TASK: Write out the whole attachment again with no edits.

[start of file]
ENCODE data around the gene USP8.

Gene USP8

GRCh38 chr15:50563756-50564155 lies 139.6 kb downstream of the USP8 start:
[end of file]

ENCODE data around the gene USP8.

Gene USP8

GRCh38 chr15:50563756-50564155 lies 139.6 kb downstream of the USP8 start: